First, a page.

• Question: Is there research which informs advice about the optimal amount of time between study sessions to improve pupils' factual recall?

    Asked by mcnallym to Joni, Duncan, Catriona on 15 Apr 2015.
    • Photo: Catriona Morrison

      Catriona Morrison answered on 15 Apr 2015:


      Sleep!
      Sleep is incredibly beneficial for recall. Even a short dose of good sleep can really enhance memory. So, to set students up for an exam, I would advise them to study in the evening (on a decent meal, because we know that good food aids learning too – starvation is not wise), have a good 8/9 hours’ sleep, and eat a sensible breakfast (eggs and Omega 3s, if possible). Then they will be well primed for the exam situation.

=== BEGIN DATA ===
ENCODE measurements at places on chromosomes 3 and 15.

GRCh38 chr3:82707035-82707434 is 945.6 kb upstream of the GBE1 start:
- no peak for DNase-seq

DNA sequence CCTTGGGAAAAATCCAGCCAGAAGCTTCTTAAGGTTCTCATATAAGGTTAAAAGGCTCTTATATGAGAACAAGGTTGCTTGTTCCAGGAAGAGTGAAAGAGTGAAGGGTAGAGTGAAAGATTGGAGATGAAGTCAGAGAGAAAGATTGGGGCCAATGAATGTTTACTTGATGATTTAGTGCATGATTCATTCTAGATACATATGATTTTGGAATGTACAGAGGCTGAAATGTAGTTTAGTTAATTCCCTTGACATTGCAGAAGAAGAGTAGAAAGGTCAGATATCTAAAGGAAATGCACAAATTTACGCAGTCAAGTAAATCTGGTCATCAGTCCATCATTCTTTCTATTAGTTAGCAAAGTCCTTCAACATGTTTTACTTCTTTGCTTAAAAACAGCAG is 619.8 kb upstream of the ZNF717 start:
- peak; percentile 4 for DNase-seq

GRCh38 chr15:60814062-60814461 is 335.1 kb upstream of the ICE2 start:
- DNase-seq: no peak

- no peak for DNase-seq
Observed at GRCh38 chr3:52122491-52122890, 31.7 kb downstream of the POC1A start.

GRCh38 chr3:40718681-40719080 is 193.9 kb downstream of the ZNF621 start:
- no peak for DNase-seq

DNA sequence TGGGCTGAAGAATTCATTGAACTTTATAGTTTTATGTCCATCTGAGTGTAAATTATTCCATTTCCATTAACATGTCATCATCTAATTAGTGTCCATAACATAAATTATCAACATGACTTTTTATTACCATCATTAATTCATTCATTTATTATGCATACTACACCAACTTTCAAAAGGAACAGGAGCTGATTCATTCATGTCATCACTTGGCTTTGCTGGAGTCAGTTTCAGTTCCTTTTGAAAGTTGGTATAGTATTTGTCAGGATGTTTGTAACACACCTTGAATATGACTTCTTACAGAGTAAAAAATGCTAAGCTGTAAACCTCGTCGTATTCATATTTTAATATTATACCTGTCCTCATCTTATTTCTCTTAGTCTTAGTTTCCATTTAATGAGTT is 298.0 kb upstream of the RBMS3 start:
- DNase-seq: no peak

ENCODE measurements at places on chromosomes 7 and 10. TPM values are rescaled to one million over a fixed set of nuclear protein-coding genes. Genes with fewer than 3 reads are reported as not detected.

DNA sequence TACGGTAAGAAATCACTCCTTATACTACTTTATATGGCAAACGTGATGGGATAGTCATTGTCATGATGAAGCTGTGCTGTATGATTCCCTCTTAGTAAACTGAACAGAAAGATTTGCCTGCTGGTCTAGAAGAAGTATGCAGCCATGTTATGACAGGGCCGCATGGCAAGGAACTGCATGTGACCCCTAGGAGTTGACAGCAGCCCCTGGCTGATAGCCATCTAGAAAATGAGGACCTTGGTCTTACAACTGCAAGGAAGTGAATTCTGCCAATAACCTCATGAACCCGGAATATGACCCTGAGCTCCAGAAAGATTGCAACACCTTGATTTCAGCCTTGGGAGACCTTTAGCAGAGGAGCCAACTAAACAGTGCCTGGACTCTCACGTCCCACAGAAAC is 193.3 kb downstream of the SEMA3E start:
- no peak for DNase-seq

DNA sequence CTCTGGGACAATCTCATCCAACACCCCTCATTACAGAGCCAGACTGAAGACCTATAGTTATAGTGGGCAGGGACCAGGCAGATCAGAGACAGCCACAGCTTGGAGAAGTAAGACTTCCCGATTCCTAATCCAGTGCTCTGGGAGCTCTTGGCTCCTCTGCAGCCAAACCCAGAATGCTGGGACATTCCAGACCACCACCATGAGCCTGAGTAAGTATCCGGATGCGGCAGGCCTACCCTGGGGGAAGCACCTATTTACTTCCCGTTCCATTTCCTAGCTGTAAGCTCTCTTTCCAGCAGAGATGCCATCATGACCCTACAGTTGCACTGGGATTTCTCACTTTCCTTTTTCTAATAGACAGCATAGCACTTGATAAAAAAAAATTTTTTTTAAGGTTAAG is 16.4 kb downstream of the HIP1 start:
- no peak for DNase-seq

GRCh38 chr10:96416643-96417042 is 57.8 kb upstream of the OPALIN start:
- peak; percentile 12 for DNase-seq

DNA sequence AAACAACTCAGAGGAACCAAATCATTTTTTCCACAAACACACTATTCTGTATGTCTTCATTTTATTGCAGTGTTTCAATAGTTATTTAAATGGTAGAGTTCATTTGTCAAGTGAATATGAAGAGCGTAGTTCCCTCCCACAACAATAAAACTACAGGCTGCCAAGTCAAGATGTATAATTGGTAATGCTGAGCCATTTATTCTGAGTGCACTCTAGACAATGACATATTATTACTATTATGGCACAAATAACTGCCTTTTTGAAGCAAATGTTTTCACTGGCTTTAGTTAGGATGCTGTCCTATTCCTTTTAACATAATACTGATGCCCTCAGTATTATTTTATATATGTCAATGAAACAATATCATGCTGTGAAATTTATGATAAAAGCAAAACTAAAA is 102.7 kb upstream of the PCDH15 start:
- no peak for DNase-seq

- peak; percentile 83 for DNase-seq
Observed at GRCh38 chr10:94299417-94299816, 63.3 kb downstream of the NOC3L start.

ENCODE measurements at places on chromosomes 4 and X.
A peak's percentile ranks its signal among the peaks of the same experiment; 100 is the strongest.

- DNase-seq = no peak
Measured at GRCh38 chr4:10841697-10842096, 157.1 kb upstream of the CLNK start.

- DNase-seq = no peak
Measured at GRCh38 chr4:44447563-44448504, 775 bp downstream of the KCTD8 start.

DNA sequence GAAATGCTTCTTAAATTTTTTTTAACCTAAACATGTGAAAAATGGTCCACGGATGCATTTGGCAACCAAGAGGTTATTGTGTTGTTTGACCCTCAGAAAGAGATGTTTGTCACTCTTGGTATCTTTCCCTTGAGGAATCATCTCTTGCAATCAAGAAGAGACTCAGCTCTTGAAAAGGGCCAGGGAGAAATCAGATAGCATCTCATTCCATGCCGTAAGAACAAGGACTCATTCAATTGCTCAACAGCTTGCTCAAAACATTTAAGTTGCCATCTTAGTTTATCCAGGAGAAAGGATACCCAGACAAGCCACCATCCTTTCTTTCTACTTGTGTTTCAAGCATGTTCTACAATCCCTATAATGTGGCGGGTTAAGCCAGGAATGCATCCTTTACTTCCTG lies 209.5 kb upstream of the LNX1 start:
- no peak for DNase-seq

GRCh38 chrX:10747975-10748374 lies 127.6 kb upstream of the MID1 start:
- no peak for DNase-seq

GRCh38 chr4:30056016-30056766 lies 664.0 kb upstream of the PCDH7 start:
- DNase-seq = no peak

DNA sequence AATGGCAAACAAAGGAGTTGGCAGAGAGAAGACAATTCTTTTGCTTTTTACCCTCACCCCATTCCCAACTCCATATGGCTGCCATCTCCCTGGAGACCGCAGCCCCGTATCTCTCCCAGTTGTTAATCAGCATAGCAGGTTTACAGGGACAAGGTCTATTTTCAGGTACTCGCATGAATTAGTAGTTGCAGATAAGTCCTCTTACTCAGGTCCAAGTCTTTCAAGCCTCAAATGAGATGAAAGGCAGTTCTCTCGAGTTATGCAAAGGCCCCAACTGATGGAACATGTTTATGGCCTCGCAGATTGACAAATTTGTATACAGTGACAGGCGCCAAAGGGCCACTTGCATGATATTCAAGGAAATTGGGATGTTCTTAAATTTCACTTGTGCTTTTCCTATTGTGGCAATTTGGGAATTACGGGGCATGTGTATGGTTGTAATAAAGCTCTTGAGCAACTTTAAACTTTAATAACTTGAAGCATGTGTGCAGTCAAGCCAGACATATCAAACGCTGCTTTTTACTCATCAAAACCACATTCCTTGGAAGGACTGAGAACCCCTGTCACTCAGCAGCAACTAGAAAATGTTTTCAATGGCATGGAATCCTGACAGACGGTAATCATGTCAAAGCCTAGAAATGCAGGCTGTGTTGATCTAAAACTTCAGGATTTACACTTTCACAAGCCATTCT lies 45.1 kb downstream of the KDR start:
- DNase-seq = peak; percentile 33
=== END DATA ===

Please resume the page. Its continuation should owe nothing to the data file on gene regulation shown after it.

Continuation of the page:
• Photo: Duncan Astle

      Duncan Astle answered on 9 May 2015:


      I think you are really asking about spaced versus massed practice. This is an effect that we have known about in cognitive psychology for loooooong time (http://en.wikipedia.org/wiki/Spacing_effect).

      The idea is that repeatedly revisiting ideas and concepts significantly helps to improve the durability of their retention. The idea is that the representation of that information drops to near zero, and then the process of reinstating that representation boosts its strength. Once this is repeated the end result is that the information is far more durable… than had you simply had all the learning in one block (without those ‘zero’ periods in between).

      24 hour delays seems popular (with plenty of research behind them)… so structuring learning to allow for these periods might be a good idea!
      http://en.wikipedia.org/wiki/Distributed_Practice

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